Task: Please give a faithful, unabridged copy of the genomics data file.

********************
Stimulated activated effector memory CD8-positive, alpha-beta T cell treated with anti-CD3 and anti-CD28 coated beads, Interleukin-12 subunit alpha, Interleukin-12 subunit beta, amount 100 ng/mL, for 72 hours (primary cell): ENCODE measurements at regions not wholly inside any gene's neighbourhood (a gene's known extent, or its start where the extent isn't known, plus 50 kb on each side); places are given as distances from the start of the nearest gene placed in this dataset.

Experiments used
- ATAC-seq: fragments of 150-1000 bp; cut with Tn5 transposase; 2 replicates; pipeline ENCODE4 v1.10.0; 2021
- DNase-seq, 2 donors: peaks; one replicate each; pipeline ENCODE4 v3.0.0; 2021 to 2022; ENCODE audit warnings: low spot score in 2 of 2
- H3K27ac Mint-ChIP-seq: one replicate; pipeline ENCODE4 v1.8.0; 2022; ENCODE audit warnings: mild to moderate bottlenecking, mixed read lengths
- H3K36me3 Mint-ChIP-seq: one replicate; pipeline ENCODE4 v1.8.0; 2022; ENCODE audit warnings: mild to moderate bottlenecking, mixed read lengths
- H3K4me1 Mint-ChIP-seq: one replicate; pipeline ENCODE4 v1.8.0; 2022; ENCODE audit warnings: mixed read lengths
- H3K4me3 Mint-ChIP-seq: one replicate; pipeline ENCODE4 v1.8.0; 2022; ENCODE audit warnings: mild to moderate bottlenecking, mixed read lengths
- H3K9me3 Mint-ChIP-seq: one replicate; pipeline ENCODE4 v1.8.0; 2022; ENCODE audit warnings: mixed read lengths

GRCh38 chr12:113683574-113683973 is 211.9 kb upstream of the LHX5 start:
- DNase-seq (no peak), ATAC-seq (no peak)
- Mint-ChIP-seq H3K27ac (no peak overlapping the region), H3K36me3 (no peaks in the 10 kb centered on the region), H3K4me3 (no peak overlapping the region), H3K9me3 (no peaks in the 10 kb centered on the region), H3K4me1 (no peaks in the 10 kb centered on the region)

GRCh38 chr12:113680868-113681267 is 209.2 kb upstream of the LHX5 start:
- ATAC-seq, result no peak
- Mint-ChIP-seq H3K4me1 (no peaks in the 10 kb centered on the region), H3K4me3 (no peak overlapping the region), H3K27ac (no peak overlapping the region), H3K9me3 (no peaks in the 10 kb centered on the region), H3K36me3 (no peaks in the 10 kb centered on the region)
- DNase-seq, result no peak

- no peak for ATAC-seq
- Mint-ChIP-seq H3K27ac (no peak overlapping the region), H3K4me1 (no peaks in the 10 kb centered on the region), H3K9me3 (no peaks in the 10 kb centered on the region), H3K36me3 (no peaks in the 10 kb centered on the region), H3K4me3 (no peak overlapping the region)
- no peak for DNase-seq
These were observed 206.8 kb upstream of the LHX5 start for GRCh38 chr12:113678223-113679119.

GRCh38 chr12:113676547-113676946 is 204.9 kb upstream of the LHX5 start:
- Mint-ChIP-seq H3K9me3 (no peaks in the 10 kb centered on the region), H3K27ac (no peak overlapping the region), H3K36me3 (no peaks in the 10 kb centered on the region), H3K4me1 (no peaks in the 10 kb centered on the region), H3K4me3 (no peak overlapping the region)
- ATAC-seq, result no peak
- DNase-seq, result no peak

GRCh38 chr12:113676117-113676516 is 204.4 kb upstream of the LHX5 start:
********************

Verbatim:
Stimulated activated effector memory CD8-positive, alpha-beta T cell treated with anti-CD3 and anti-CD28 coated beads, Interleukin-12 subunit alpha, Interleukin-12 subunit beta, amount 100 ng/mL, for 72 hours (primary cell): ENCODE measurements at regions not wholly inside any gene's neighbourhood (a gene's known extent, or its start where the extent isn't known, plus 50 kb on each side); places are given as distances from the start of the nearest gene placed in this dataset.

Experiments used
- ATAC-seq: fragments of 150-1000 bp; cut with Tn5 transposase; 2 replicates; pipeline ENCODE4 v1.10.0; 2021
- DNase-seq, 2 donors: peaks; one replicate each; pipeline ENCODE4 v3.0.0; 2021 to 2022; ENCODE audit warnings: low spot score in 2 of 2
- H3K27ac Mint-ChIP-seq: one replicate; pipeline ENCODE4 v1.8.0; 2022; ENCODE audit warnings: mild to moderate bottlenecking, mixed read lengths
- H3K36me3 Mint-ChIP-seq: one replicate; pipeline ENCODE4 v1.8.0; 2022; ENCODE audit warnings: mild to moderate bottlenecking, mixed read lengths
- H3K4me1 Mint-ChIP-seq: one replicate; pipeline ENCODE4 v1.8.0; 2022; ENCODE audit warnings: mixed read lengths
- H3K4me3 Mint-ChIP-seq: one replicate; pipeline ENCODE4 v1.8.0; 2022; ENCODE audit warnings: mild to moderate bottlenecking, mixed read lengths
- H3K9me3 Mint-ChIP-seq: one replicate; pipeline ENCODE4 v1.8.0; 2022; ENCODE audit warnings: mixed read lengths

GRCh38 chr12:113683574-113683973 is 211.9 kb upstream of the LHX5 start:
- DNase-seq (no peak), ATAC-seq (no peak)
- Mint-ChIP-seq H3K27ac (no peak overlapping the region), H3K36me3 (no peaks in the 10 kb centered on the region), H3K4me3 (no peak overlapping the region), H3K9me3 (no peaks in the 10 kb centered on the region), H3K4me1 (no peaks in the 10 kb centered on the region)

GRCh38 chr12:113680868-113681267 is 209.2 kb upstream of the LHX5 start:
- ATAC-seq, result no peak
- Mint-ChIP-seq H3K4me1 (no peaks in the 10 kb centered on the region), H3K4me3 (no peak overlapping the region), H3K27ac (no peak overlapping the region), H3K9me3 (no peaks in the 10 kb centered on the region), H3K36me3 (no peaks in the 10 kb centered on the region)
- DNase-seq, result no peak

- no peak for ATAC-seq
- Mint-ChIP-seq H3K27ac (no peak overlapping the region), H3K4me1 (no peaks in the 10 kb centered on the region), H3K9me3 (no peaks in the 10 kb centered on the region), H3K36me3 (no peaks in the 10 kb centered on the region), H3K4me3 (no peak overlapping the region)
- no peak for DNase-seq
These were observed 206.8 kb upstream of the LHX5 start for GRCh38 chr12:113678223-113679119.

GRCh38 chr12:113676547-113676946 is 204.9 kb upstream of the LHX5 start:
- Mint-ChIP-seq H3K9me3 (no peaks in the 10 kb centered on the region), H3K27ac (no peak overlapping the region), H3K36me3 (no peaks in the 10 kb centered on the region), H3K4me1 (no peaks in the 10 kb centered on the region), H3K4me3 (no peak overlapping the region)
- ATAC-seq, result no peak
- DNase-seq, result no peak

GRCh38 chr12:113676117-113676516 is 204.4 kb upstream of the LHX5 start: